Entertaining and uplifting! Good luck with your new phone.
So funny. Welcome to the iPhone world Rachel…. it’s terrible hahaha
I finally broke down and got an iPhone in May, after 15 years with a dumbphone. The GoogleMaps alone (which a friend kindly downloaded for me) are worth the cost. Messaging is SOOOO much easier (and my social circle’s median age is like 35). but I had all the reservations you have and largely have been ignoring my phone like I always have. Ish. Mostly…
I’ll have to try google maps. I’m still printing out directions from my home computer and carrying them with me. It’s hard to let go of paper. I love paper.
I did that too. It’s great because then if you have an idea you’ve got a place to write it on the go.
I’ve still never had one, I’ve never even text message before!
LOL — I just got my first smartphone a couple of weeks ago, as well — and for the same reason — my $10 flip phone finally died, after only 12 years. 🙂
We’re all being co-opted!
I still mostly use mine as a phone and for texting.Doing the banking is handy and catching up on FB. Also for emergency “who was in that film” moments in the middle of movie discussions. It also takes great photos that I email to my secondary email account as that is the only way I know to transfer them. Although I am sure Siri could show me the other options if I asked. Have fun and use your phone to take photos, you can always delete them as you go. I also use my normal camera but find there are times I can’t wait to show someone a photo so I whip out my Iphone and snap away to email later in the hotel room.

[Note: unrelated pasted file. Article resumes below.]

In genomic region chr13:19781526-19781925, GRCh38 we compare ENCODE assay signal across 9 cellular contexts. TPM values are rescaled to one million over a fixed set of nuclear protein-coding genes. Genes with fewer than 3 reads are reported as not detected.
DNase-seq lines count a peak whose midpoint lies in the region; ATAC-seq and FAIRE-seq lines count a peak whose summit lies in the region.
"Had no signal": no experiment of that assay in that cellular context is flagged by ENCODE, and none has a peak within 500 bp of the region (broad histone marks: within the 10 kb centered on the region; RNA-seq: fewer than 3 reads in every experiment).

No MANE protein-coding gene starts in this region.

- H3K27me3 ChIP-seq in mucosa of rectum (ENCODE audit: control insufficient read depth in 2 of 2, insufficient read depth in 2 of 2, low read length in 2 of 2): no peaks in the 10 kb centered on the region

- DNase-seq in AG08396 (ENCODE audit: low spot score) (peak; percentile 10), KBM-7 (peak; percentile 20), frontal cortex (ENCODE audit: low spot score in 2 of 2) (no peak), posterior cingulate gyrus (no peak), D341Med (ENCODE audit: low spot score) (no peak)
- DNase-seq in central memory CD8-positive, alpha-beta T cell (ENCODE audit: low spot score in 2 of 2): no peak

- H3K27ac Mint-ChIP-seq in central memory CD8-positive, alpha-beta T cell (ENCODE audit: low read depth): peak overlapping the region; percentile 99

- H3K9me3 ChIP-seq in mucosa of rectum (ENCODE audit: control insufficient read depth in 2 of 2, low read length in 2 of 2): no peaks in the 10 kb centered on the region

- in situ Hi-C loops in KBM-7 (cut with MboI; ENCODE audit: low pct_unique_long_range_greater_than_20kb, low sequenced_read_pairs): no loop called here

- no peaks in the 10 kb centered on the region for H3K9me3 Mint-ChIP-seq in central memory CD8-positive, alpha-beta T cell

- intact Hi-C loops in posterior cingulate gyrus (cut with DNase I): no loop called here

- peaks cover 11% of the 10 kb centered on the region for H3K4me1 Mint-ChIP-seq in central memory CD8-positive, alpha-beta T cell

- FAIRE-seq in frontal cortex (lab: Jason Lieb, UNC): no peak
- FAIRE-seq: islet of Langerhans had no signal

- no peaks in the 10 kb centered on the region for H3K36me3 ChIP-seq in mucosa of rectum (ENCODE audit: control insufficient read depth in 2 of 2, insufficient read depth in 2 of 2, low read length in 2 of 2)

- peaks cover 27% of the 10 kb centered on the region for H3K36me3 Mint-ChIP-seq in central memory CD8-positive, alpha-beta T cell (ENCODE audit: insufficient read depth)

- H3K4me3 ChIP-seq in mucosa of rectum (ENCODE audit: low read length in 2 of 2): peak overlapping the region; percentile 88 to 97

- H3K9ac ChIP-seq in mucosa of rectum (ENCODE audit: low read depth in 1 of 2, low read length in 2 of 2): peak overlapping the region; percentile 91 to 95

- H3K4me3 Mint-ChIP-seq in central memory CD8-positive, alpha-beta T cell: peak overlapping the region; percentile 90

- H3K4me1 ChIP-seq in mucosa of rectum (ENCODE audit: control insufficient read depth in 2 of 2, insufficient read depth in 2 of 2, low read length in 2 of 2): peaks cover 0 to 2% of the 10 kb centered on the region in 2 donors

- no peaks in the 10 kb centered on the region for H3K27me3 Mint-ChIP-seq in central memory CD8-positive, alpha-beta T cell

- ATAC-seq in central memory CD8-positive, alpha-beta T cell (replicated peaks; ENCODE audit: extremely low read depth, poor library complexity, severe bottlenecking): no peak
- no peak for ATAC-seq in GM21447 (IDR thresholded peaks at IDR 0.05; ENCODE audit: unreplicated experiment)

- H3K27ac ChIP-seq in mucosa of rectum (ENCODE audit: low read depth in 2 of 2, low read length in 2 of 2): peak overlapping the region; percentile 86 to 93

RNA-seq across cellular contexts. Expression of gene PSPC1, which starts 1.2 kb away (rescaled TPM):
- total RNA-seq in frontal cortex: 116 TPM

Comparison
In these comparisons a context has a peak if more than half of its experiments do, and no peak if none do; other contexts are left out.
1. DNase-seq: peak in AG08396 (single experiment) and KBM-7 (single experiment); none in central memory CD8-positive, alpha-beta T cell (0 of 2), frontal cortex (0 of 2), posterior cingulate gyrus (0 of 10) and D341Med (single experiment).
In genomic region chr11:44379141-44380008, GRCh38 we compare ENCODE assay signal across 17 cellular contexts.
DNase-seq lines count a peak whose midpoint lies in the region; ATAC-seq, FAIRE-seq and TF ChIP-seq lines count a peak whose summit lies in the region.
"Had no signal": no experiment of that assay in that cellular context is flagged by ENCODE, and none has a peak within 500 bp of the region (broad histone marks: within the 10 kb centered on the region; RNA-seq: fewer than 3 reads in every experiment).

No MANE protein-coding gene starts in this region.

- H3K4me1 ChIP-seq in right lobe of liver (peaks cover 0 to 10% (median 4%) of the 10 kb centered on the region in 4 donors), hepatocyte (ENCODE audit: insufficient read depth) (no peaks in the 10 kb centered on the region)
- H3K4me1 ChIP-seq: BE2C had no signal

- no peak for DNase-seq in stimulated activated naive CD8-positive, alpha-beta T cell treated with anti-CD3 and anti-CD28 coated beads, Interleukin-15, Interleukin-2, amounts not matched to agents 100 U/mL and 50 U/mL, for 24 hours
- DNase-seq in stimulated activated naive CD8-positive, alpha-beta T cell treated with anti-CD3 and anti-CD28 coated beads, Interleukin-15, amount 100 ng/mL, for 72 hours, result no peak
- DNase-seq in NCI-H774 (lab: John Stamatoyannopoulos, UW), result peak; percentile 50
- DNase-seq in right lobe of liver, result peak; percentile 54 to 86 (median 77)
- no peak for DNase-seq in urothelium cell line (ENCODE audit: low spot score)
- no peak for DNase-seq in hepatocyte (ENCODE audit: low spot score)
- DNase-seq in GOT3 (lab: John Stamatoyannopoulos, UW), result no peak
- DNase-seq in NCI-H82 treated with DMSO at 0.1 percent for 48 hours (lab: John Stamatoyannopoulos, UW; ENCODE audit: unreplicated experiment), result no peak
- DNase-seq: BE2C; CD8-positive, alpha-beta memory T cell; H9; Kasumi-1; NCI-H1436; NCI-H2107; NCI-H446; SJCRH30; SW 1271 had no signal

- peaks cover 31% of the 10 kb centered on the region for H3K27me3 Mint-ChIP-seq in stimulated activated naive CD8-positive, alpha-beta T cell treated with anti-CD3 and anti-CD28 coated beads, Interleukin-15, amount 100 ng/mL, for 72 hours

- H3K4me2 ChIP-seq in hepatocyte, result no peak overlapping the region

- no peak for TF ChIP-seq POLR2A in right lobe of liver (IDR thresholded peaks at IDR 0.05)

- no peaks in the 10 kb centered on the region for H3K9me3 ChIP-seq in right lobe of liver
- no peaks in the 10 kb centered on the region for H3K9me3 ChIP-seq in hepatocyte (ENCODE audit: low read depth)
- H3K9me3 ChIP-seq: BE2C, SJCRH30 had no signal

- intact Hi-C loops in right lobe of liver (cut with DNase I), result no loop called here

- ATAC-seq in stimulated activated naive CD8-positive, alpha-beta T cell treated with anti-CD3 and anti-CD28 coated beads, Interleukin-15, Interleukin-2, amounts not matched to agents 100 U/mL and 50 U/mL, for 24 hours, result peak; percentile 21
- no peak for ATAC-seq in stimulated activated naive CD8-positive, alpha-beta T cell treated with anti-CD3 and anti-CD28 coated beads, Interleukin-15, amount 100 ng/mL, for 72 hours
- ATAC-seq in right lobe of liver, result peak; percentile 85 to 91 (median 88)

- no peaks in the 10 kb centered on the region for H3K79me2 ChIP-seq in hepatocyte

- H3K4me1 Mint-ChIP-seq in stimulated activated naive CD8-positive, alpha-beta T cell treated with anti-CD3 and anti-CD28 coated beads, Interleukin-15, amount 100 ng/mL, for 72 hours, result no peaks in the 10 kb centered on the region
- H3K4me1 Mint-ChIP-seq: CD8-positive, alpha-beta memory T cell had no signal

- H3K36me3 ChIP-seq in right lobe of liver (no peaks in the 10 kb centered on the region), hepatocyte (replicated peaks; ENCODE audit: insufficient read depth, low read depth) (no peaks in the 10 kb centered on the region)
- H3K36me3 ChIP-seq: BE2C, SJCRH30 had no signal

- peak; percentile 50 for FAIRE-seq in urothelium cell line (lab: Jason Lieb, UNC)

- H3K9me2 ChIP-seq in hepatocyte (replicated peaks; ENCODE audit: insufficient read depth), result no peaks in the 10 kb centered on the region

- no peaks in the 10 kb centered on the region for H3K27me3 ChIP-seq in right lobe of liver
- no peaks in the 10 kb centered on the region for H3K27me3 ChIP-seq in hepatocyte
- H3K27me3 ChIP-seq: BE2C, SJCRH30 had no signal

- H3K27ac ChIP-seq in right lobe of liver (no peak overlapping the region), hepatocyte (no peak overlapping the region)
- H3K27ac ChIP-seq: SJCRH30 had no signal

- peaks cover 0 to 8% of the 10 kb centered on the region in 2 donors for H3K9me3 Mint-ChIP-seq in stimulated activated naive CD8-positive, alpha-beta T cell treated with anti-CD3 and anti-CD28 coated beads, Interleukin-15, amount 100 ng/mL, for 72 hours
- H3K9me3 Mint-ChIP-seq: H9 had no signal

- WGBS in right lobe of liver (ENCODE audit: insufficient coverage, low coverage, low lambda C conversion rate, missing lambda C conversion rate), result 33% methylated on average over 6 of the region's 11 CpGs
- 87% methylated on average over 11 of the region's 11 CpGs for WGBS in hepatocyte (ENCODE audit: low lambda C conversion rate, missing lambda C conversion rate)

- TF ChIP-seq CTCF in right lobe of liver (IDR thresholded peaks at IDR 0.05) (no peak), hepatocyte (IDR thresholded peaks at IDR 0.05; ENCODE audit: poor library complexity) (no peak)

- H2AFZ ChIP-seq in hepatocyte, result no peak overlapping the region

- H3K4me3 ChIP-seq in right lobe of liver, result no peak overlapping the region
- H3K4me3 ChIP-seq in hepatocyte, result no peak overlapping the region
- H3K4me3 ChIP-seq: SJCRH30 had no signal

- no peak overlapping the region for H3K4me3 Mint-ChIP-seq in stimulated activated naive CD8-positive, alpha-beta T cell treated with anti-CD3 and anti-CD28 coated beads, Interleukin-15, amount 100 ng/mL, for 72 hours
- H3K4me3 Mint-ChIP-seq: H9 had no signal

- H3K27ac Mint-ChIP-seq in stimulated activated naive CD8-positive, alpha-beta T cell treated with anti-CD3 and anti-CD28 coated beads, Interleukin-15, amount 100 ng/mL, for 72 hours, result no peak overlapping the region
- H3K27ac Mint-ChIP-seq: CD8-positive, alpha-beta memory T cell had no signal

But, how do you attach the photos to an email? I’ve been looking everywhere for the little paperclip on my screen, and, nothing.
When you’re in a photo album on your phone, click select, then click each pic you want to email (about max 4 per email), then click the square box near the bottom of the screen with an arrow coming out of it, then choose ‘mail’.
That’s great – there really should be apps for dogs, I agreed. I mean, you can get those goldfish apps for cats on iPads, can’t you?
Re photos – I couldn’t work out how to get pics to my laptop desktop either, so now I just email them to myself then open the emails on the laptop.
Really enjoyed your style as well.
I love and agree with you about the “rabbit hole” of apps and tones, etc. And the prospect of spending all your money on the “care and feeding” of the phone. I discourage cell phone calls and ask my friends to leave messages on my land line. It is so much more organized than the ADD feeling of responding instantly or calculated ignoring.
ADD is exactly what the smart phone seems to be inducing. Thank you for putting that into words. It’s so disconcerting!
Great post! I only recently got my first smart phone too!!! I wrote an entry about my new phone experience and the mixed feelings I had about taking the plunge, here is the link if you are interested: https://hicsuntdraconessite.wordpress.com/2017/05/20/i-am-officially-the-last-person-on-earth-to-get-a-smartphone/
Another great thing about the iPhone is Siri. If you have an idea or need to remid yourself of something, you can just tell Siri (the virtual assistant built into the iPhone) to “Remind me to ___ at ___” or “Note that ___”. Siri is a powerful tool, and can make a text or call by voice command. To activate her, just hold down the home button. You can also set up “Hey Siri” in settings so you can activate her handsfree. Good luck!
I haven’t risked talking to Siri yet. She scares me!
I don’t know if my last comments went through but hopefully they did. love your blog, your Jewishness, Weight watchers, and you’re great writing! Thx. for liking my brownie recipe!
Thank you so much!